|Are the policy proceeds protected against claims from creditors in the event of bankruptcy?||Yes||No, but for CPFIS policies which have not been withdrawn under Section 15 of the CPF Act, the living proceeds of such policies are protected against claims from creditors|
#1 You lose all rights to your policy
Only proceed with a trust nomination if you are 100% certain about it. For starters, know that you’ll be giving away both living benefits and death benefits to your nominee(s) when you make a trust nomination. You, however, are still required to pay the premiums for the policy.
Due to the exchange of ownership and rights of the policy, you will no longer have the power to make any changes to the policy, take a loan under the policy, surrender the policy, request to switch funds, change the sum assured, make withdrawals or even revoke the nomination.
To execute the above-mentioned, you’ll have to get all your nominee(s) or a trustee who isn’t yourself to give their written consent.
#2 You can only nominate your spouse and/or children
For trust nomination, keep in mind that the only ones whom you can nominate are your spouse and/or children.
#3 You need at least one trustee
To make a trust nomination, you have to name at least one trustee to ensure that your policy benefits are properly administered and distributed to your beneficiary or beneficiaries.
Your trustee or trustees must be above 18. Your trustee can also be your nominee. You may also change your trustee or trustees at any time, subject to the prevailing law.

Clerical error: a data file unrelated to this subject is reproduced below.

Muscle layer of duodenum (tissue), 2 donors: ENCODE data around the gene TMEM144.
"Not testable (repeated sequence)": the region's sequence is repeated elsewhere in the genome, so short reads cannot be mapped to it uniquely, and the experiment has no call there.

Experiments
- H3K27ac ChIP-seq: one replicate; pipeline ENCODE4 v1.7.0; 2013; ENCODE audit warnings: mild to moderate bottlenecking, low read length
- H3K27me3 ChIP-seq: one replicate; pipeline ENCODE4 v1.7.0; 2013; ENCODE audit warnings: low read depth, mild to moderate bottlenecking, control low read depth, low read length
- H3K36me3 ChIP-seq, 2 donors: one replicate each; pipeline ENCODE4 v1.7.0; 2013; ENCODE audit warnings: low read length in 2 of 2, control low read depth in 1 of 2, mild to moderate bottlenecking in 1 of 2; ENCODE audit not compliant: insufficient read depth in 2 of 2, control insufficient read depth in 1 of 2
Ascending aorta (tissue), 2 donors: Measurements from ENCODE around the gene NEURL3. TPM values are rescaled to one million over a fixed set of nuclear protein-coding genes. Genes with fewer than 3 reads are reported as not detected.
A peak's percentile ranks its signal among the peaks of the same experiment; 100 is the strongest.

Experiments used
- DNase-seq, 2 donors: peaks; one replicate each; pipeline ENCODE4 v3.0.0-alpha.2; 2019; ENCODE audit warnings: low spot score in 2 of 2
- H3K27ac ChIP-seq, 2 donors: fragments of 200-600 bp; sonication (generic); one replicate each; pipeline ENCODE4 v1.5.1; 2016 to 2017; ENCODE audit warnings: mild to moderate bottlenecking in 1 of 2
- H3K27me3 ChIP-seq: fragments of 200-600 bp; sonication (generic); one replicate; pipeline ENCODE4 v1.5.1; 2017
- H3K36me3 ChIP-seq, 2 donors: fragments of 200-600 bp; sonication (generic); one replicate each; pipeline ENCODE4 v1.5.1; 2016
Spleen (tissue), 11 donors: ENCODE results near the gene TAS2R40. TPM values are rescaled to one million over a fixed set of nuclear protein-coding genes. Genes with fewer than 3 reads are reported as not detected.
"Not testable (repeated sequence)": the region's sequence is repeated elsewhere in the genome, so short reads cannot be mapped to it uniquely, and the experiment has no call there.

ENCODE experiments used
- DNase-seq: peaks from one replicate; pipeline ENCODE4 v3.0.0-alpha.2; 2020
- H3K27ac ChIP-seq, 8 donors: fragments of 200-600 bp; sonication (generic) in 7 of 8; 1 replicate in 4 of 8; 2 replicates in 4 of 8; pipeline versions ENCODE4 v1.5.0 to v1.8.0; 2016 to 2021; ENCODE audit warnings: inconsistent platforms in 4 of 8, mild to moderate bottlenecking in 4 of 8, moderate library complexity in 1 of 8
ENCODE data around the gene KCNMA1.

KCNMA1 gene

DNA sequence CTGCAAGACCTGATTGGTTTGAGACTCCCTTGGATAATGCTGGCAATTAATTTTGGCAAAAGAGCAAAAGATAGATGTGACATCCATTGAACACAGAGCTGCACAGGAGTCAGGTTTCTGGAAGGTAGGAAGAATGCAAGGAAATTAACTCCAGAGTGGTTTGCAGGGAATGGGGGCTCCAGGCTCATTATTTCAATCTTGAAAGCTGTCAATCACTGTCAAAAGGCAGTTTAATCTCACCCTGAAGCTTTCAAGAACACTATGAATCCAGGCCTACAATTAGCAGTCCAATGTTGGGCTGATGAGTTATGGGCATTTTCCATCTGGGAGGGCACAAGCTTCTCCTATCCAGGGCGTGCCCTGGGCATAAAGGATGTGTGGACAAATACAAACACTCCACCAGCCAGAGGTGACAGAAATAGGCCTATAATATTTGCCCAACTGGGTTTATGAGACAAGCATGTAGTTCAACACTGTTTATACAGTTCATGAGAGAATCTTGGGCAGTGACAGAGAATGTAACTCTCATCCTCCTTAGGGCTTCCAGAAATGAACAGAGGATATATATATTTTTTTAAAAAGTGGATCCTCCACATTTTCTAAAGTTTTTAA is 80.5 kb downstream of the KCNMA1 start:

While you can name yourself as the trustee, remember that you as the life assured are not eligible to receive policy proceeds or give consent for the revocation of the trust nomination on behalf of your other nominee(s).
#4 Your will doesn’t automatically take priority over your trust nomination
If you change your mind about the trust nomination you’ve made and would like to draft a will to distribute your estate including the proceeds from your insurance policies in the event of your death, make sure that the trust nomination is revoked first! Remember, you can only give away property that belongs to you via a valid will.
#1 You retain all rights as policy owner
While the death benefits will still go to your nominee(s), you will continue to receive living benefits, if any.
Also, a revocable nomination lets you enjoy more flexibility and freedom. You do not need any consent from your nominee(s) to make changes to your policy. You are allowed to change, add or remove nominees without their consent. You have the power to revoke the revocable nomination without their consent, too.
#2 Any legal entity can be nominated
With a revocable nomination, you are free to nominate any legal entity (ie. individual, association or corporation) as your beneficiary.
You may, of course, nominate your spouse and children, but you’re not restricted to just those individuals. You can nominate your sibling, parent or favourite aunty if you want to — just not your pet(s)!